Cut the pasta

Switch the attachment on the pasta machine to the Mafalda cutter.

Make a slice of pasta sheet in even-sized pieces, nearly 10 inches long.

For making pasta strands, feed the pieces at one go through Mafalda attachment.

Separate the strands and lay them on a flat surface for 10 minutes making it dry thoroughly.

 Cook the pasta

Take a large pot with salted water to boil the pasta.

Cook the Mafalda strands in the water for 3 minutes.

Drain the pasta and transfer the pasta strands to the sauce you preferred and coat it gently with sauce. Serve it hot.

Frequently Asked Questions

What Kind of Sauces to Serve with Your Fresh Mafalda Pasta?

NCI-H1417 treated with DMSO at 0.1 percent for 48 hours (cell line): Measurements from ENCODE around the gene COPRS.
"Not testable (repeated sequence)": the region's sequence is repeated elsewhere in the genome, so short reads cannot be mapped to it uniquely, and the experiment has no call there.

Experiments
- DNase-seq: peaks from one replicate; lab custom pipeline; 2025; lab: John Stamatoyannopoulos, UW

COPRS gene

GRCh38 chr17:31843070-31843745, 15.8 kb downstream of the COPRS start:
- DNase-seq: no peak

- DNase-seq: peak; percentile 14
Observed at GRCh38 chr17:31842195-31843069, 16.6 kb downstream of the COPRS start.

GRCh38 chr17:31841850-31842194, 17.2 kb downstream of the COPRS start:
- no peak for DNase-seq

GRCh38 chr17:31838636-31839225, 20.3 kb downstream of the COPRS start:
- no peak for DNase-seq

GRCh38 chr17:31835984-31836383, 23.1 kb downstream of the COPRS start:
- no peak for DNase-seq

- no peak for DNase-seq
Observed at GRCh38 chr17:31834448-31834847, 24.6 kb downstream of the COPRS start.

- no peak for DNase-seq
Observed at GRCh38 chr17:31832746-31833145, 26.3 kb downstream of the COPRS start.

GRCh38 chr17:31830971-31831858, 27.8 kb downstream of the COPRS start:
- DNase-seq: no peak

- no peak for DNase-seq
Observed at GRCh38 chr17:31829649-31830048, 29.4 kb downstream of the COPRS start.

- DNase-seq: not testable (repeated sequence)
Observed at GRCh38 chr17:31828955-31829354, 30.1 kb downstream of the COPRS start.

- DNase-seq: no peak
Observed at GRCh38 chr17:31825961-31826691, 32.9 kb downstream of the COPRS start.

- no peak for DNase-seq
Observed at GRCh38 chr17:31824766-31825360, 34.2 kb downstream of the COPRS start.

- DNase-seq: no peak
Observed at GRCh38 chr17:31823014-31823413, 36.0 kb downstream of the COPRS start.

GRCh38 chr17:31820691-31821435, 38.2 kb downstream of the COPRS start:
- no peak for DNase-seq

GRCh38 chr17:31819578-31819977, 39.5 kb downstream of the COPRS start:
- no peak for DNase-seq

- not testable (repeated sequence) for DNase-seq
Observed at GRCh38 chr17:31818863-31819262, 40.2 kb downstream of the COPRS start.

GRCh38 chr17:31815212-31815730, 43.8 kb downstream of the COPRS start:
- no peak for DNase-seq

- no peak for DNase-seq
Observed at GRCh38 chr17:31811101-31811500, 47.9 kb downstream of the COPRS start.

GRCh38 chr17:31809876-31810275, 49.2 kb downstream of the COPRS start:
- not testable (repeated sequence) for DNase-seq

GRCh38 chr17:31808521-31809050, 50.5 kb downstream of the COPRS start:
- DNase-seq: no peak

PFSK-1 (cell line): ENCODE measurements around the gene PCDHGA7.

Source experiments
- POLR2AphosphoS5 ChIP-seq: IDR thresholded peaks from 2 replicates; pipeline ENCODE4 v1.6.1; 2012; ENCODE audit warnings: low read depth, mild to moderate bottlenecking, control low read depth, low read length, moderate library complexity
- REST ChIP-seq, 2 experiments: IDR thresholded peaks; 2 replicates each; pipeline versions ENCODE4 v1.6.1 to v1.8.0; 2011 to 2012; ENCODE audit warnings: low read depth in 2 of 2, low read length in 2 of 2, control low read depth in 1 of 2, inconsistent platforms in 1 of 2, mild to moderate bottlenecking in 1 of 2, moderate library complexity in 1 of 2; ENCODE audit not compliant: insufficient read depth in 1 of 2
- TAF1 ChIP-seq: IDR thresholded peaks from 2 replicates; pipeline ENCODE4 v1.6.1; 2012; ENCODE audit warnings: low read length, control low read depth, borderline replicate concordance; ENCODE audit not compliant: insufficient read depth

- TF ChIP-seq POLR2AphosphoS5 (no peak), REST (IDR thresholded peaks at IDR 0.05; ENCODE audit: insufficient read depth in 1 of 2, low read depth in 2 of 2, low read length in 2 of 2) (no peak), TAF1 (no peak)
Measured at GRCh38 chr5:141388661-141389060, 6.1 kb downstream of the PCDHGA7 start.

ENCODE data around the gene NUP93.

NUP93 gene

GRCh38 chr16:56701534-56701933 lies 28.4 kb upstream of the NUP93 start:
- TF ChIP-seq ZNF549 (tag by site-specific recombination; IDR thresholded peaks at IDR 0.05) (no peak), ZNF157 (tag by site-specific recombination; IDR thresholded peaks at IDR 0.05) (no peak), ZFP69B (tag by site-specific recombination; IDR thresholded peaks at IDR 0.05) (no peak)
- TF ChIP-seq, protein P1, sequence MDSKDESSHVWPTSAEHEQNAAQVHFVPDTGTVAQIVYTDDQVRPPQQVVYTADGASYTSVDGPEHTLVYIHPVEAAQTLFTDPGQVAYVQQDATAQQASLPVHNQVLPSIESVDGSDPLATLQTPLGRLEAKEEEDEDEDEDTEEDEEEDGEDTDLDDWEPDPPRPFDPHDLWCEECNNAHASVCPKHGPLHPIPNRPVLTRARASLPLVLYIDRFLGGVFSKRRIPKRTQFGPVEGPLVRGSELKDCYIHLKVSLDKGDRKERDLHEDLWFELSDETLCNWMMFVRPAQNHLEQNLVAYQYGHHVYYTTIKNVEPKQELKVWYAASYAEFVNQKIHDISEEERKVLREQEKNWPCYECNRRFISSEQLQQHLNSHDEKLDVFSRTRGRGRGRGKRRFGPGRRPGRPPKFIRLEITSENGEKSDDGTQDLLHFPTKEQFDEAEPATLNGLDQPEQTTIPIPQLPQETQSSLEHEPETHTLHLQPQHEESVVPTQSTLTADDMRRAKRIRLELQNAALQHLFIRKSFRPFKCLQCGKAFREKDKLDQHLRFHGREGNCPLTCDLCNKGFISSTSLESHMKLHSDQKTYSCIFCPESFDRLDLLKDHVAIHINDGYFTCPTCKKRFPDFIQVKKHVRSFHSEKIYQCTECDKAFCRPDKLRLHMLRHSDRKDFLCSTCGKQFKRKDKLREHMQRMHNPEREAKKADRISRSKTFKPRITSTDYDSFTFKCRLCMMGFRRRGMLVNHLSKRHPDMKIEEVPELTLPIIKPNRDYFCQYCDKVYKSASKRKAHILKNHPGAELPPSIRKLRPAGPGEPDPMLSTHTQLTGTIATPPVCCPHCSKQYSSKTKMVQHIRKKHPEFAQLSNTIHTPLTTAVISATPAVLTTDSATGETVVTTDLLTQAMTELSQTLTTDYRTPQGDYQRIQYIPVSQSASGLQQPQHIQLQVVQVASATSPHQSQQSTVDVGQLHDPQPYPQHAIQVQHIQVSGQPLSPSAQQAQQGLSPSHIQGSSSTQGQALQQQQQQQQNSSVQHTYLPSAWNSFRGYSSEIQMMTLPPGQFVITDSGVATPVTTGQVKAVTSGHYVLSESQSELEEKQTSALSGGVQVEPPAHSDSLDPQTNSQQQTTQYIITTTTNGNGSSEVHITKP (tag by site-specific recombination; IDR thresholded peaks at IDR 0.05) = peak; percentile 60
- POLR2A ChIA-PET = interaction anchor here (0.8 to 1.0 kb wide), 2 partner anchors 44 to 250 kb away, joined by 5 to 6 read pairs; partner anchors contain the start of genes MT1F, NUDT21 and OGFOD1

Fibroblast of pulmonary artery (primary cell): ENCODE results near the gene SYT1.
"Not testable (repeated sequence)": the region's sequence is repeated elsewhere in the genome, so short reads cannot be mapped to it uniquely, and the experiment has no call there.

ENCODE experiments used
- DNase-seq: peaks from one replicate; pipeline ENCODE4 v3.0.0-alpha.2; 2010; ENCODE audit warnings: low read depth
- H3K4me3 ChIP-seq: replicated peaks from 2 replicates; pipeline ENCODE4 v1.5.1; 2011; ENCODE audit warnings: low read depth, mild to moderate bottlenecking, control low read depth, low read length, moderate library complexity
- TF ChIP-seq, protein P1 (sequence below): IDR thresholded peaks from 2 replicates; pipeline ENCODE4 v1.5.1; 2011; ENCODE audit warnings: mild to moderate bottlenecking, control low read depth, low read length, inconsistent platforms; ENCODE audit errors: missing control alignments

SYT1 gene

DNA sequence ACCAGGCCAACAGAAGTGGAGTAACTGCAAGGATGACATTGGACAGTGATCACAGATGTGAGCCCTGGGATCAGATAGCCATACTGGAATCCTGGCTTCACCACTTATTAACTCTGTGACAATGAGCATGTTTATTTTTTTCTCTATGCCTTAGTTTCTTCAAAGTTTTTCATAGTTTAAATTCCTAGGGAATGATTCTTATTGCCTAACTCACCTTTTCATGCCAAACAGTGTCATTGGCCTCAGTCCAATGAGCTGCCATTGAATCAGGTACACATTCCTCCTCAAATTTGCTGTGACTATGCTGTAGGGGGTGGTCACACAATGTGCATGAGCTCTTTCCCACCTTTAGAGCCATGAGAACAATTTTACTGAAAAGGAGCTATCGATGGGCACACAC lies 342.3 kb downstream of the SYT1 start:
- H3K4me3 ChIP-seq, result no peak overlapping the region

As Mafalda pasta is a versatile variety of pasta, it paired well with all kinds of sauces.

It can be paired from bold meaty ragus to vegetarian pestos.

Mafalda pasta can goes well with beef shin ragu, pesto alla Genovese, Tuscan cavolo neropesto etc for authentic Italian taste.

You can also enjoy with simple tomato sauce or Bolognese sauce.

Where to Buy Mafalda Pasta?

Mafalda pasta is rarely you’ll find in grocery stores. But you can find it in some specialty shops.

You can easily get them in online stores. You can buy it online at

Compare the prices and choose it as per your requirement.

Final Words

So, these are the best substitute for Mafalda pasta.

We hope all your worries about not finding Mafalda pasta for a recipe is vanquished now.

Pick any of the Mafalda pasta substitutes from above and start preparing the delicious meal you have your eyes on.